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19 June 2024

Confronting the crisis of the commons

Britain has become a society that denies the most basic obligations we have towards one another.

By Grace Blakeley

After 14 years of Conservative government, what kind of society have we become?

The Tories have presided over the first parliament in modern history in which living standards have fallen. Absolute poverty has risen at the fastest rate in 30 years, and now affects one quarter of children in the UK. Britain’s public services have collapsed into a state of disrepair. In England, 42 per cent of patients are waiting more than four hours in A&E, and in 2023 a shocking 1.5 million patients waited for more than 12 hours.

Adult’s and children’s social care are also in crisis, and both take up an increasing share of local authority budgets, leaving fewer resources available for other local services. Case backlogs are at record highs in the criminal justice system, prisons are overflowing, and schools are struggling to recruit and retain qualified teachers.

But the UK’s economic and political challenges run deeper than rising poverty and the abysmal state of public services. Productivity has grown just 0.4 per cent annually since 2008 – less than half the rate of the 25 wealthiest OECD economies. Economic inactivity due to long-term illness has reached a record high of 7 per cent of the working-age population. Faith in democracy is at all-time lows. Just 9 per cent of people in the UK say they trust politicians to tell the truth, and only 12 per cent say they trust any of the political parties.

Together with intensifying climate catastrophe, these issues amount to a collapse of the commons. The physical and social infrastructure upon which we all rely to live healthy, prosperous lives, and which binds us together as a society, is unravelling. This crisis can be attributed to years of austerity, which has stripped billions of pounds worth of resources out of the public sector. But its origins go further back in political history.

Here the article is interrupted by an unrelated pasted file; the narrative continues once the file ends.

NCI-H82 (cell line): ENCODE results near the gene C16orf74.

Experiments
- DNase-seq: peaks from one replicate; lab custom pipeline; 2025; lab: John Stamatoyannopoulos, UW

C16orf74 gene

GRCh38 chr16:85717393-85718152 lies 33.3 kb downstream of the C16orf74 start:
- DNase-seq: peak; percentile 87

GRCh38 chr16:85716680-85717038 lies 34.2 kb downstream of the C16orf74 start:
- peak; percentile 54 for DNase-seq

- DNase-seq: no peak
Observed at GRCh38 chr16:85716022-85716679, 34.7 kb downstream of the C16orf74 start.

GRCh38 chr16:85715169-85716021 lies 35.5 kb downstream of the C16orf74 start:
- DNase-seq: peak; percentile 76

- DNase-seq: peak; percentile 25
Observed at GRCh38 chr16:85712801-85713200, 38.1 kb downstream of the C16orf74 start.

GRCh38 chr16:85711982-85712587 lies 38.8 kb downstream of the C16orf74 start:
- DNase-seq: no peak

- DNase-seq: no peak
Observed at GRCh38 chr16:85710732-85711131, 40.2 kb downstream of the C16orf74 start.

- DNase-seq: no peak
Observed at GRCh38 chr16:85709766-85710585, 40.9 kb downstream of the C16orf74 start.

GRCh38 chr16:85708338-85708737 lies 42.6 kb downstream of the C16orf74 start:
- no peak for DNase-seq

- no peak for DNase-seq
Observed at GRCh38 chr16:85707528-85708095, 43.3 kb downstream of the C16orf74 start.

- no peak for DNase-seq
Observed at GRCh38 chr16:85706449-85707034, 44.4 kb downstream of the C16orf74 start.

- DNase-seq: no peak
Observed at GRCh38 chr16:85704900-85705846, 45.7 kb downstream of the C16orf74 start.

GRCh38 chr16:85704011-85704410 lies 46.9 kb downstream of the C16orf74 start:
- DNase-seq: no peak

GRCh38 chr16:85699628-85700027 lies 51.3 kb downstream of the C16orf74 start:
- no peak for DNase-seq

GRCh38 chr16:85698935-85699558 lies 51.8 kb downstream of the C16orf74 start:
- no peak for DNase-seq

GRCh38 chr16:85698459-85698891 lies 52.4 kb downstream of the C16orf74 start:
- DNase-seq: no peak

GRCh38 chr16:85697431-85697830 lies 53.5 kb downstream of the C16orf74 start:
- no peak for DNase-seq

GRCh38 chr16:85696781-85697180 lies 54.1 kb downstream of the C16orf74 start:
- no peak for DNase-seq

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When Margaret Thatcher announced that there was “no such thing as society” she was paving the way for the privatisation of risk and responsibility that undergirds our current crisis. Where risks such as ill-health, unemployment and homelessness were once socialised, they are now privatised.

If you find yourself out of work, you’ll be plunged into poverty – more than half of people in receipt of Universal Credit can’t afford enough food. Unable to rely on welfare, many recipients must rely on a bank or a payday lender – 2.3 million families have had to take on debt to pay bills during the cost-of-living crisis. And if those debt repayments mean you’re no longer able to afford your rent, you’ll lose the roof over your head – the UK now has by far the highest rate of homelessness in the developed world.

Meanwhile, the rewards of economic growth that were once socialised, are now privatised. Landlords and developers have reaped the gains from rising house prices, driven by the privatisation of the UK’s housing stock. Executives have benefited from the hard work of their employees, with FTSE CEOs paid more in three days than the average person earns in a year. And the cost-of-living crisis produced exorbitant profits for powerful firms – profits that were transferred out of the pockets of stretched consumers and into those of wealthy shareholders.

There is some hope that a new Labour government will fix these problems. Thirty-five per cent of voters say they trust Labour to deal with the cost-of-living crisis, and 43 per cent think Labour would be the best party to handle the crisis in the NHS.

But no one knows exactly how Labour intends to deal with these challenges. Nearly 70 per cent of voters couldn’t name a single Labour policy. 

Labour has tied its own hands when it comes to managing the economy. The party’s fiscal rules commit it to balancing the books over the course of its first five-year term, and the shadow chancellor Rachel Reeves has pledged not to raise taxes on big businesses or the wealthy. This means that Labour will not be able to repair the commons by increasing public spending. In fact, the Institute for Fiscal Studies has claimed that Labour’s fiscal proposals would require deep cuts to public spending.

There are obvious short-term risks associated with failing to fix the crisis of the commons. The collapse in adult’s and children’s social care creates more pressure on the NHS. A failing health service will lead to greater numbers of people exiting the workforce due to poor mental or physical health. A creaking education system will create an under-skilled workforce, exacerbating the problem of low productivity. The longer-term challenges are even more profound. A society that privatises risk is a society that denies the most basic obligations we have towards one another. It is a society of falling trust, rising anxiety and simmering rage. We only have to look over the English Channel to see where this tide of anger and uncertainty will lead.

This article is part of the series “How to fix a nation

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